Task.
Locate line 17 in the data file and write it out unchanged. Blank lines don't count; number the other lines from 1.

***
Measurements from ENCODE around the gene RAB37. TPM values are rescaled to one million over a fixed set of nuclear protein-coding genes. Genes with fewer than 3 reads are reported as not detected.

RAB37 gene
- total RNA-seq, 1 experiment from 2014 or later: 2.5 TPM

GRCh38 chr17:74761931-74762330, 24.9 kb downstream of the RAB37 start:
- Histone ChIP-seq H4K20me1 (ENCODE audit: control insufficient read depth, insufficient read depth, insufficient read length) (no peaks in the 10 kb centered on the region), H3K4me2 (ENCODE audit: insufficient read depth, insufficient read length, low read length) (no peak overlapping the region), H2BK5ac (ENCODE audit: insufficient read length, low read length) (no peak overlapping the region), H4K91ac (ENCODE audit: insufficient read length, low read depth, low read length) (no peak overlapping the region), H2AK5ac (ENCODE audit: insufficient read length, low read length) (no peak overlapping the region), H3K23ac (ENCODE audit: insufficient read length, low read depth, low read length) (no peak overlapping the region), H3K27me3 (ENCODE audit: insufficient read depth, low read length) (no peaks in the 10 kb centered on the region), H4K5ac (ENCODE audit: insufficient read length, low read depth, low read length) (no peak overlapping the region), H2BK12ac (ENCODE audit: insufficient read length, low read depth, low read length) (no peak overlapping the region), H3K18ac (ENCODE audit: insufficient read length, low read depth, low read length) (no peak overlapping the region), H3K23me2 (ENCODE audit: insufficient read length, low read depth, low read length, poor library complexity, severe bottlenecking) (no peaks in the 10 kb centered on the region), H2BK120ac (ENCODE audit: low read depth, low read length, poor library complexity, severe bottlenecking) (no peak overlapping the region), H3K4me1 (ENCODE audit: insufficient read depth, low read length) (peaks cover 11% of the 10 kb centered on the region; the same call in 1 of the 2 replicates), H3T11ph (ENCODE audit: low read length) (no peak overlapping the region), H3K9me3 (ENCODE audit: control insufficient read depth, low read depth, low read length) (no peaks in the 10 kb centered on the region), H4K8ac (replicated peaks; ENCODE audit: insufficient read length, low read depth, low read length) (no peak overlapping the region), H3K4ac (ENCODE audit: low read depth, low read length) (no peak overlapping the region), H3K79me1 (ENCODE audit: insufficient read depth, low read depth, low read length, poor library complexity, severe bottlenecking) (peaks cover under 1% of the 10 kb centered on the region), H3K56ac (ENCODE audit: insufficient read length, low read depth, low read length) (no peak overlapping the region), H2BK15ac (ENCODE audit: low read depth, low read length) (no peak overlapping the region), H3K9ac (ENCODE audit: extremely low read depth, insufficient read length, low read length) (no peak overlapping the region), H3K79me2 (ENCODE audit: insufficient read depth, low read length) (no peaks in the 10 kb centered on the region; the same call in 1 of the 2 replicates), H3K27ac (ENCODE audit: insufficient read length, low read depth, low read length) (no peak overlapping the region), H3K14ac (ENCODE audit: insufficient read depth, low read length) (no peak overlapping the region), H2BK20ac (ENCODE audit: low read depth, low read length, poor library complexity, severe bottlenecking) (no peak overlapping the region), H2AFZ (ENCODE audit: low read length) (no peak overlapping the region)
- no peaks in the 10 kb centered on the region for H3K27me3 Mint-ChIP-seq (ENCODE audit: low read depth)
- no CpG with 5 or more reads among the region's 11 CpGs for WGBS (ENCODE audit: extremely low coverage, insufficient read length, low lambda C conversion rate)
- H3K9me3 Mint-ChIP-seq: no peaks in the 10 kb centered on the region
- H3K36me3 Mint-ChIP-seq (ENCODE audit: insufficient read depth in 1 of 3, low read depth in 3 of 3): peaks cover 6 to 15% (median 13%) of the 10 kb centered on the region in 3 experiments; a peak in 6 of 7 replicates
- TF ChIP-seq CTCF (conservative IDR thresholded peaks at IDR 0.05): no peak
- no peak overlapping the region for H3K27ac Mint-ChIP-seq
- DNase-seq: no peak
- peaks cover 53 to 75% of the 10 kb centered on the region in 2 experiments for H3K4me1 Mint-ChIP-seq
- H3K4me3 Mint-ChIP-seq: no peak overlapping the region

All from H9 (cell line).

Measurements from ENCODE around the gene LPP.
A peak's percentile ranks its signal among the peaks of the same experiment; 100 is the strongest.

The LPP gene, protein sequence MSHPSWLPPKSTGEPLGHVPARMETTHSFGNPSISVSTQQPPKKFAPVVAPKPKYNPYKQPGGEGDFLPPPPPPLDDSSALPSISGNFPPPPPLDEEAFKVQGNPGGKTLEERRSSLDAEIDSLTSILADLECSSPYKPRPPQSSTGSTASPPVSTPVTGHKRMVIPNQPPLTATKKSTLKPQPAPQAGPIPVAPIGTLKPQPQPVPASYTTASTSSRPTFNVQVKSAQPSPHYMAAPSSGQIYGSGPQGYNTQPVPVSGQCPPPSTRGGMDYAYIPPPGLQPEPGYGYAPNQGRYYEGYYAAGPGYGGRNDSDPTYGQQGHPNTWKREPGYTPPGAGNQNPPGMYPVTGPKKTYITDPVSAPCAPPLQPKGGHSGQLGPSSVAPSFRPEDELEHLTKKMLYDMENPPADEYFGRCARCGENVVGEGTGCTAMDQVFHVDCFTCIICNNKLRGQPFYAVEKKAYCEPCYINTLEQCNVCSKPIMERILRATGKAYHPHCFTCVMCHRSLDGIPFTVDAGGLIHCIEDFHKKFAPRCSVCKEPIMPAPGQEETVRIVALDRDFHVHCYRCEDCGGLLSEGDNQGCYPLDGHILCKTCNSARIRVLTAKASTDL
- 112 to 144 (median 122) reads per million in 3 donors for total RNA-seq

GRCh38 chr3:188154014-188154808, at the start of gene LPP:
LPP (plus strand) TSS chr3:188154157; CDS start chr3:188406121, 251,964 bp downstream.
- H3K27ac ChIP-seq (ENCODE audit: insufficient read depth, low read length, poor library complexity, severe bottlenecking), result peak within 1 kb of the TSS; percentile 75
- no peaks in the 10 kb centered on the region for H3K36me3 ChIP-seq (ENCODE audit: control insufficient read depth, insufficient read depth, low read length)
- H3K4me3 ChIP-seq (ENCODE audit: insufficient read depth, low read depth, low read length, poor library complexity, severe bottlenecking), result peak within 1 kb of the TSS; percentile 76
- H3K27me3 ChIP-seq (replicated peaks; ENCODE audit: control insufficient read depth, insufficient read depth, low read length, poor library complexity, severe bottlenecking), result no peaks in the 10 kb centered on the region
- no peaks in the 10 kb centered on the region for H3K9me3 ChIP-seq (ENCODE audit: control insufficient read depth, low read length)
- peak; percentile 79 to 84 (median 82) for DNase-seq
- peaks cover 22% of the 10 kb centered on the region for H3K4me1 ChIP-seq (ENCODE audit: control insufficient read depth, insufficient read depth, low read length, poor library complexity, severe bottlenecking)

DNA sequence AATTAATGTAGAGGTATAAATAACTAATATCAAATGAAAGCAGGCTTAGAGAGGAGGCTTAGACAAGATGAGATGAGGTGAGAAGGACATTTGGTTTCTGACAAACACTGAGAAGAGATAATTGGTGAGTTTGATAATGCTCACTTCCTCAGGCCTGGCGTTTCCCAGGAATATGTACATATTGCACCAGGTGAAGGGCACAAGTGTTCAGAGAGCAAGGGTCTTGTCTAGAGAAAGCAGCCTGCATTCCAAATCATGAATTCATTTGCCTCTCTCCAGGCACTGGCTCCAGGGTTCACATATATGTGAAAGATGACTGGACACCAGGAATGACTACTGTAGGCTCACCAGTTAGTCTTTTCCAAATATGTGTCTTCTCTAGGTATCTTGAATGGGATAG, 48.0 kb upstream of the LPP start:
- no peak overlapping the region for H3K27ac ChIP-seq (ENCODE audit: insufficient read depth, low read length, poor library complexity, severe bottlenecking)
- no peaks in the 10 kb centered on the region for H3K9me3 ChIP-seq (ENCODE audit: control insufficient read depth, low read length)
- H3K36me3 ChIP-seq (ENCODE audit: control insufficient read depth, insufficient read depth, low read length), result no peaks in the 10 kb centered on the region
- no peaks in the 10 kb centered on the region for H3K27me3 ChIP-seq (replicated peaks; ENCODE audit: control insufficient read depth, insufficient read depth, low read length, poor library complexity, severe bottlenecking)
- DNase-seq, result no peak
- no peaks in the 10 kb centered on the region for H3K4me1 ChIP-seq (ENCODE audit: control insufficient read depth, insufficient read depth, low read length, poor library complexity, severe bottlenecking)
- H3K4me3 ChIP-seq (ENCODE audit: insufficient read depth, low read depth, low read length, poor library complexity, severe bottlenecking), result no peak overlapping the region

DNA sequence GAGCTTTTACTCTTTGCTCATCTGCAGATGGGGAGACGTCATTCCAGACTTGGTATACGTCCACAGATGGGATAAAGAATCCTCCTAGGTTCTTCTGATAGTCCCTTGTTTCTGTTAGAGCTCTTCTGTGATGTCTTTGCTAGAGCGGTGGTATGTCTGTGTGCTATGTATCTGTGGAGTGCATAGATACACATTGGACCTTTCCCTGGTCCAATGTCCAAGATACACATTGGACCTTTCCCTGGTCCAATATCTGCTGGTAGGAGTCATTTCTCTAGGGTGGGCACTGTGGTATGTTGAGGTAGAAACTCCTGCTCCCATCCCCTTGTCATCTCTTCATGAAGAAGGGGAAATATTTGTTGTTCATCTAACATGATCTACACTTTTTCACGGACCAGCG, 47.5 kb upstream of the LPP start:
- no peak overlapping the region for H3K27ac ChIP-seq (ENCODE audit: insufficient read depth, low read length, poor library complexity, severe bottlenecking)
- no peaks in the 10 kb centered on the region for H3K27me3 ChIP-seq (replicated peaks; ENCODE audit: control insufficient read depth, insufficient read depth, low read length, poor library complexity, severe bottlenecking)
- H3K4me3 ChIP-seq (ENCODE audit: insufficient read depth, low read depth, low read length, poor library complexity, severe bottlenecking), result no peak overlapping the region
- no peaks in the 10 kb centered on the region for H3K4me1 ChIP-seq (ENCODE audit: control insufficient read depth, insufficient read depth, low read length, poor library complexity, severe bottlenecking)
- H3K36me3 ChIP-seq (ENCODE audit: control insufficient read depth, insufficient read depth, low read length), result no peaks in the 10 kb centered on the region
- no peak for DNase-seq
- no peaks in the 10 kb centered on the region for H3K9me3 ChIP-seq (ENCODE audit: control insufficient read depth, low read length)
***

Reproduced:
A peak's percentile ranks its signal among the peaks of the same experiment; 100 is the strongest.